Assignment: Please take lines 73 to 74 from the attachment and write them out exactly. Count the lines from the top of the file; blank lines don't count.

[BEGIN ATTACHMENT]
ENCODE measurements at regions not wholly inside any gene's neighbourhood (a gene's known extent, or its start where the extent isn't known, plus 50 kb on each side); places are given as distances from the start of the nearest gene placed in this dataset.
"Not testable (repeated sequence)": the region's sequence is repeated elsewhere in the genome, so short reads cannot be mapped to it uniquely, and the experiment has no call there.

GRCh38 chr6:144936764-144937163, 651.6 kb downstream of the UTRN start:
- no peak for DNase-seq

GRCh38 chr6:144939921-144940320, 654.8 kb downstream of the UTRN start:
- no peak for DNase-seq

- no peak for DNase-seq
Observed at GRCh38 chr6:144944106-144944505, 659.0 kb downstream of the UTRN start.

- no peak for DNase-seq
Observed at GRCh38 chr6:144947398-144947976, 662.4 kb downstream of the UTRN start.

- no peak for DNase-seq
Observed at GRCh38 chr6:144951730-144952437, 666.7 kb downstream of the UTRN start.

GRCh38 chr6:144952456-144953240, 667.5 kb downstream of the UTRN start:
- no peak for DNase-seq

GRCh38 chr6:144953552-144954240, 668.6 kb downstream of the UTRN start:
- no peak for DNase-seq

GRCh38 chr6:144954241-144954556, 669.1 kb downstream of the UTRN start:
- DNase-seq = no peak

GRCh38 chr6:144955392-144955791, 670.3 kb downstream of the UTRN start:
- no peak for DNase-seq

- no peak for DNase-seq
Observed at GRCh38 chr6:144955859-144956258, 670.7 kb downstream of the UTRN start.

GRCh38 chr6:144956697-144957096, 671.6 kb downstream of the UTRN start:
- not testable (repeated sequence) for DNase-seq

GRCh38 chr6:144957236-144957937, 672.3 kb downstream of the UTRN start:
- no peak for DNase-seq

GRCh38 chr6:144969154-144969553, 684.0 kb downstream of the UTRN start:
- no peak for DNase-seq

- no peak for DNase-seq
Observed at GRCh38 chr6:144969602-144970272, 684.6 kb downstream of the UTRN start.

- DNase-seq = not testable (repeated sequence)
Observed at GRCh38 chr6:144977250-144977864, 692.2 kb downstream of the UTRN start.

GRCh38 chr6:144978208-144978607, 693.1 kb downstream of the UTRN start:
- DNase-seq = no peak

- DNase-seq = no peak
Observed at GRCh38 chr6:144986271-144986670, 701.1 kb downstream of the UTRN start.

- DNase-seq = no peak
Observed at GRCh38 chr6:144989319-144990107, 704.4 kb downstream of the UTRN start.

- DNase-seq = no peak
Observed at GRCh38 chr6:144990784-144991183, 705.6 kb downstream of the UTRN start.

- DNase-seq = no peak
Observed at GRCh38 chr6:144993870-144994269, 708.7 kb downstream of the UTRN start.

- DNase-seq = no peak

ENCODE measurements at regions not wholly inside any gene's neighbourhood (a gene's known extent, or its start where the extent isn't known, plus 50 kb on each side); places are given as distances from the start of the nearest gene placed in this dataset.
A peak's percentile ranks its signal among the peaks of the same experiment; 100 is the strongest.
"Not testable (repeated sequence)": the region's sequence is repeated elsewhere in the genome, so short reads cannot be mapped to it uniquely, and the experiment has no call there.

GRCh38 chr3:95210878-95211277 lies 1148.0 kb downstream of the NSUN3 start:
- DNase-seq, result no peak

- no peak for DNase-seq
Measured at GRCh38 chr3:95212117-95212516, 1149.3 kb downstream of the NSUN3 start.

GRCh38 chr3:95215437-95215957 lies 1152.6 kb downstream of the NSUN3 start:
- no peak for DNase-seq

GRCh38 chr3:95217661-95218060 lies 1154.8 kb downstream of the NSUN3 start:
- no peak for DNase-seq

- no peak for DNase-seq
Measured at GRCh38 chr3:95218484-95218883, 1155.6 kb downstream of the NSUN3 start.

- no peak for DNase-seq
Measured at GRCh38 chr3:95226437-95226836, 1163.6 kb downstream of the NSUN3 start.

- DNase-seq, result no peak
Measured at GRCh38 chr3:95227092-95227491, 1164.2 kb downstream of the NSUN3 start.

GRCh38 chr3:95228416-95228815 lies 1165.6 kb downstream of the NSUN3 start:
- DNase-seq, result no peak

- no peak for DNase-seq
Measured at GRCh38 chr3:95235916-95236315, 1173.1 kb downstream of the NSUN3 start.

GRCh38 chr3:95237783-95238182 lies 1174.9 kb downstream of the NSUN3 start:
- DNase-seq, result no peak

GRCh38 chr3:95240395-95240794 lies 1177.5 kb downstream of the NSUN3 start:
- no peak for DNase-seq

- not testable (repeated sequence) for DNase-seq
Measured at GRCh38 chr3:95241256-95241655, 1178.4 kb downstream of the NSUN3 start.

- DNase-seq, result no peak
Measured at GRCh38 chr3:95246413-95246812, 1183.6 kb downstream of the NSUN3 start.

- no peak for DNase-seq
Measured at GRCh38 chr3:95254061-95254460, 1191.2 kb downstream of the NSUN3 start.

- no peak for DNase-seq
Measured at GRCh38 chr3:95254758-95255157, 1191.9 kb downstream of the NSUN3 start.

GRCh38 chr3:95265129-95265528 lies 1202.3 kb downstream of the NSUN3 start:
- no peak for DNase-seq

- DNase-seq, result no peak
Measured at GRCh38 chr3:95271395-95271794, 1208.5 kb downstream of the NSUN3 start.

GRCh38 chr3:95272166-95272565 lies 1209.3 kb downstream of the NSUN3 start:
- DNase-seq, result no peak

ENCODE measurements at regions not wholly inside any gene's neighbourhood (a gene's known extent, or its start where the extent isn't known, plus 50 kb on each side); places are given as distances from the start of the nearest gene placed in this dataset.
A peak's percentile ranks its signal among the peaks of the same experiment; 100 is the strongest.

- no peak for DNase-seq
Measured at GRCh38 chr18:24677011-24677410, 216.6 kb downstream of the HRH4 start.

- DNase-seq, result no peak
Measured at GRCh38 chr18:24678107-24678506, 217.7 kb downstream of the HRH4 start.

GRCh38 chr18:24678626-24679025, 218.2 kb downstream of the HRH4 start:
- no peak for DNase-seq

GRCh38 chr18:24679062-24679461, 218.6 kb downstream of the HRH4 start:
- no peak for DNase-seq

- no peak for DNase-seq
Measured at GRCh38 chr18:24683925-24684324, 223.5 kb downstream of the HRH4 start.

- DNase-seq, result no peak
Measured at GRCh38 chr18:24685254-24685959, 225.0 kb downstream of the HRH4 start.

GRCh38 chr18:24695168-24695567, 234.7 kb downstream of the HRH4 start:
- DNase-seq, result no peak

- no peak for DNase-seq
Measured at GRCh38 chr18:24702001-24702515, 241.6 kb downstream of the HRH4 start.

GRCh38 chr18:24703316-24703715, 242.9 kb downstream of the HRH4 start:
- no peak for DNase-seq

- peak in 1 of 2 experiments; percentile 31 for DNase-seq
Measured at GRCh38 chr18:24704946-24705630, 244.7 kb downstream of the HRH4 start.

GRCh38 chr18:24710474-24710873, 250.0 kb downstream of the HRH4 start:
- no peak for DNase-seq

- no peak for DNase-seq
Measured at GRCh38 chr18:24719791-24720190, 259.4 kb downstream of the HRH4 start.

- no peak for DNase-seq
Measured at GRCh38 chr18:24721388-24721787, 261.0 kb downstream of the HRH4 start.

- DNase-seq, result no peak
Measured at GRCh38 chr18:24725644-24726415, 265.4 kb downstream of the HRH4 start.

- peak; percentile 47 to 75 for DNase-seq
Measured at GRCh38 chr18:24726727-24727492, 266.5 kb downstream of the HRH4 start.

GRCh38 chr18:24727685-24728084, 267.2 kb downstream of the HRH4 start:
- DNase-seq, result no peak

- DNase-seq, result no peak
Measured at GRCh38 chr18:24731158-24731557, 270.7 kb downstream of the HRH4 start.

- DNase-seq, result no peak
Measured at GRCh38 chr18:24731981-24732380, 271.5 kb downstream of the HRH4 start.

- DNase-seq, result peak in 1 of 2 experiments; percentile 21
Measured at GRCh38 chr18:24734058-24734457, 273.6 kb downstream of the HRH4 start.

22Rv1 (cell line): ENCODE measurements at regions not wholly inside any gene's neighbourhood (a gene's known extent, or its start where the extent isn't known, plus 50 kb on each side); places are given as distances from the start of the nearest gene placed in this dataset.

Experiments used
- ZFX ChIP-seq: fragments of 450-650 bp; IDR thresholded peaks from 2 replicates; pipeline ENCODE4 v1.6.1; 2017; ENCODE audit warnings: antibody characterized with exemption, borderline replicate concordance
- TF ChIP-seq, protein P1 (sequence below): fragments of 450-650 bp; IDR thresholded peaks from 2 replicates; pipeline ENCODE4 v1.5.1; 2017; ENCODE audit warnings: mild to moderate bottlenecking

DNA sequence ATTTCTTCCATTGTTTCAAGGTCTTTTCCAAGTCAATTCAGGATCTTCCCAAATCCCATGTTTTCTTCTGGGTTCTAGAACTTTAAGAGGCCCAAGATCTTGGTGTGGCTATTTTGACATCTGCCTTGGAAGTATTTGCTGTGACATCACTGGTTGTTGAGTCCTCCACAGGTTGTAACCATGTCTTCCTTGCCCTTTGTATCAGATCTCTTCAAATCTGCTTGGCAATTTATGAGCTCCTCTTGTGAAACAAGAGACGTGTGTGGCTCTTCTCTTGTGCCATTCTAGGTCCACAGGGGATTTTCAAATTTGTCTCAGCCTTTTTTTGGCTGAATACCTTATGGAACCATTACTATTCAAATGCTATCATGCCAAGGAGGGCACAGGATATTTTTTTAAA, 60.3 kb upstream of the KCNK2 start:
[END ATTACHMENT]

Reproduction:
- no peak for DNase-seq
Measured at GRCh38 chr3:95254061-95254460, 1191.2 kb downstream of the NSUN3 start.